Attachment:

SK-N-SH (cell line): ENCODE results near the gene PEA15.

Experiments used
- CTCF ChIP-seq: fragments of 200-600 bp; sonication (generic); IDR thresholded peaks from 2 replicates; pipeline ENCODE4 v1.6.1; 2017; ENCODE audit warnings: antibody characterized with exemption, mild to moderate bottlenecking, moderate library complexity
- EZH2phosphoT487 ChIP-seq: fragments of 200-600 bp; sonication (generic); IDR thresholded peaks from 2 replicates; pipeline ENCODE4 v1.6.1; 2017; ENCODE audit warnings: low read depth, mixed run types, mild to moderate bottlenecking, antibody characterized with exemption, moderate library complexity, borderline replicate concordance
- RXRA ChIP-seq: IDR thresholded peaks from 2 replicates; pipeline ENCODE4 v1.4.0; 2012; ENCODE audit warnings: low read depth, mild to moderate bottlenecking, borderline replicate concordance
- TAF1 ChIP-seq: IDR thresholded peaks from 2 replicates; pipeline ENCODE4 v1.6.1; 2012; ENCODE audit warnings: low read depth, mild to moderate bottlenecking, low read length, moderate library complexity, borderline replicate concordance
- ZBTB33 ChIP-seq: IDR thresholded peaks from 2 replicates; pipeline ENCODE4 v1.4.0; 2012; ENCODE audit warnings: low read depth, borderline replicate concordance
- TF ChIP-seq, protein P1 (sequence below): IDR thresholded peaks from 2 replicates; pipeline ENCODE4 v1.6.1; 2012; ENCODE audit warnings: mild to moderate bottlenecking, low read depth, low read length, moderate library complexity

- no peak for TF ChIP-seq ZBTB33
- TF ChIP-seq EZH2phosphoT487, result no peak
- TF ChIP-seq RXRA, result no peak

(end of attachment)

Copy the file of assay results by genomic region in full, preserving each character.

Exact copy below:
SK-N-SH (cell line): ENCODE results near the gene PEA15.

Experiments used
- CTCF ChIP-seq: fragments of 200-600 bp; sonication (generic); IDR thresholded peaks from 2 replicates; pipeline ENCODE4 v1.6.1; 2017; ENCODE audit warnings: antibody characterized with exemption, mild to moderate bottlenecking, moderate library complexity
- EZH2phosphoT487 ChIP-seq: fragments of 200-600 bp; sonication (generic); IDR thresholded peaks from 2 replicates; pipeline ENCODE4 v1.6.1; 2017; ENCODE audit warnings: low read depth, mixed run types, mild to moderate bottlenecking, antibody characterized with exemption, moderate library complexity, borderline replicate concordance
- RXRA ChIP-seq: IDR thresholded peaks from 2 replicates; pipeline ENCODE4 v1.4.0; 2012; ENCODE audit warnings: low read depth, mild to moderate bottlenecking, borderline replicate concordance
- TAF1 ChIP-seq: IDR thresholded peaks from 2 replicates; pipeline ENCODE4 v1.6.1; 2012; ENCODE audit warnings: low read depth, mild to moderate bottlenecking, low read length, moderate library complexity, borderline replicate concordance
- ZBTB33 ChIP-seq: IDR thresholded peaks from 2 replicates; pipeline ENCODE4 v1.4.0; 2012; ENCODE audit warnings: low read depth, borderline replicate concordance
- TF ChIP-seq, protein P1 (sequence below): IDR thresholded peaks from 2 replicates; pipeline ENCODE4 v1.6.1; 2012; ENCODE audit warnings: mild to moderate bottlenecking, low read depth, low read length, moderate library complexity

- no peak for TF ChIP-seq ZBTB33
- TF ChIP-seq EZH2phosphoT487, result no peak
- TF ChIP-seq RXRA, result no peak